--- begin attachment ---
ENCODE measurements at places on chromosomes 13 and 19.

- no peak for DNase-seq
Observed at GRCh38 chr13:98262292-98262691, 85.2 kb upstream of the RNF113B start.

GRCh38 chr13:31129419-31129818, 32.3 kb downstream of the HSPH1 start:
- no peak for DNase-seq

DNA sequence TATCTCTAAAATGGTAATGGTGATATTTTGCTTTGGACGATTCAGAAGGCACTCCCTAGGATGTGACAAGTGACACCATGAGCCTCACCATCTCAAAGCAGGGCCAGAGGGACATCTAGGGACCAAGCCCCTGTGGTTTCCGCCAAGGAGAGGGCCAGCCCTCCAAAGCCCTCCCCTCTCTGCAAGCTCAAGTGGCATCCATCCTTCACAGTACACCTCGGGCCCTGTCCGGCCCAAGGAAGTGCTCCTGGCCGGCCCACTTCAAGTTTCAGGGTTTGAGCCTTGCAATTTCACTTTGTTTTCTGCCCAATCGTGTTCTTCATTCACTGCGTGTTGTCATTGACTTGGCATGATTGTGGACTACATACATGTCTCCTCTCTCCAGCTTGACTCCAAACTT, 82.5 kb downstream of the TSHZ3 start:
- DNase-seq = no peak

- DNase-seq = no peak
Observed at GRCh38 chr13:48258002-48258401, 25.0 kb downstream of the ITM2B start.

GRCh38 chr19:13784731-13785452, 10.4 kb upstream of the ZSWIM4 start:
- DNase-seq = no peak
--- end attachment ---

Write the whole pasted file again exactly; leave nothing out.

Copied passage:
ENCODE measurements at places on chromosomes 13 and 19.

- no peak for DNase-seq
Observed at GRCh38 chr13:98262292-98262691, 85.2 kb upstream of the RNF113B start.

GRCh38 chr13:31129419-31129818, 32.3 kb downstream of the HSPH1 start:
- no peak for DNase-seq

DNA sequence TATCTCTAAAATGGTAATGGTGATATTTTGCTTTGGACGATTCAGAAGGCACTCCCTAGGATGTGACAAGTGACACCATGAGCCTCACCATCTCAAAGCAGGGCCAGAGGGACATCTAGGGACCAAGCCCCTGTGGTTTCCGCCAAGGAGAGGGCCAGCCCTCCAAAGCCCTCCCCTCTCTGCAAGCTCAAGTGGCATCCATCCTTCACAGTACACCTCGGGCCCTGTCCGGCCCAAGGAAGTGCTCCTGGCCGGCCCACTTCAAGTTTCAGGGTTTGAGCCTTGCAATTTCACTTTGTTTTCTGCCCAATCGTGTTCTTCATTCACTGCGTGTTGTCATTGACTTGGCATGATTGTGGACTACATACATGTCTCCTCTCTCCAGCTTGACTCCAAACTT, 82.5 kb downstream of the TSHZ3 start:
- DNase-seq = no peak

- DNase-seq = no peak
Observed at GRCh38 chr13:48258002-48258401, 25.0 kb downstream of the ITM2B start.

GRCh38 chr19:13784731-13785452, 10.4 kb upstream of the ZSWIM4 start:
- DNase-seq = no peak